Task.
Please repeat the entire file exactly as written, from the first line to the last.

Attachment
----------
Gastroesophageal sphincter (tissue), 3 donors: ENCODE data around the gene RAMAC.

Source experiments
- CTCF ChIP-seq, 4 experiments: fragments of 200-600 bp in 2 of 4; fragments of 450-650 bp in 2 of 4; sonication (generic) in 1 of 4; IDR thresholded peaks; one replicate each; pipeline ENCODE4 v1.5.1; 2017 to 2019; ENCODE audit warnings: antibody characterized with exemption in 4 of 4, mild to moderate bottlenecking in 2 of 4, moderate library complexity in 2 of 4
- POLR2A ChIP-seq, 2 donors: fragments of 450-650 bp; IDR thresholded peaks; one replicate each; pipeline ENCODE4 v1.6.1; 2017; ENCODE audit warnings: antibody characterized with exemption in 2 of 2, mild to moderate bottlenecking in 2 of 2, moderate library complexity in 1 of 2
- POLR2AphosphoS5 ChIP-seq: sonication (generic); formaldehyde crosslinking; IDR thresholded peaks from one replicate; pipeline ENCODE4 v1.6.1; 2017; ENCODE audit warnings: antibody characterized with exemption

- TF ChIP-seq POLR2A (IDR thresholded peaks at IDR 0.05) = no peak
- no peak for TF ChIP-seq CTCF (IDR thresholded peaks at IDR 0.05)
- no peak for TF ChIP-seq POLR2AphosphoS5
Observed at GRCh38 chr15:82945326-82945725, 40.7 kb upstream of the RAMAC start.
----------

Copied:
Gastroesophageal sphincter (tissue), 3 donors: ENCODE data around the gene RAMAC.

Source experiments
- CTCF ChIP-seq, 4 experiments: fragments of 200-600 bp in 2 of 4; fragments of 450-650 bp in 2 of 4; sonication (generic) in 1 of 4; IDR thresholded peaks; one replicate each; pipeline ENCODE4 v1.5.1; 2017 to 2019; ENCODE audit warnings: antibody characterized with exemption in 4 of 4, mild to moderate bottlenecking in 2 of 4, moderate library complexity in 2 of 4
- POLR2A ChIP-seq, 2 donors: fragments of 450-650 bp; IDR thresholded peaks; one replicate each; pipeline ENCODE4 v1.6.1; 2017; ENCODE audit warnings: antibody characterized with exemption in 2 of 2, mild to moderate bottlenecking in 2 of 2, moderate library complexity in 1 of 2
- POLR2AphosphoS5 ChIP-seq: sonication (generic); formaldehyde crosslinking; IDR thresholded peaks from one replicate; pipeline ENCODE4 v1.6.1; 2017; ENCODE audit warnings: antibody characterized with exemption

- TF ChIP-seq POLR2A (IDR thresholded peaks at IDR 0.05) = no peak
- no peak for TF ChIP-seq CTCF (IDR thresholded peaks at IDR 0.05)
- no peak for TF ChIP-seq POLR2AphosphoS5
Observed at GRCh38 chr15:82945326-82945725, 40.7 kb upstream of the RAMAC start.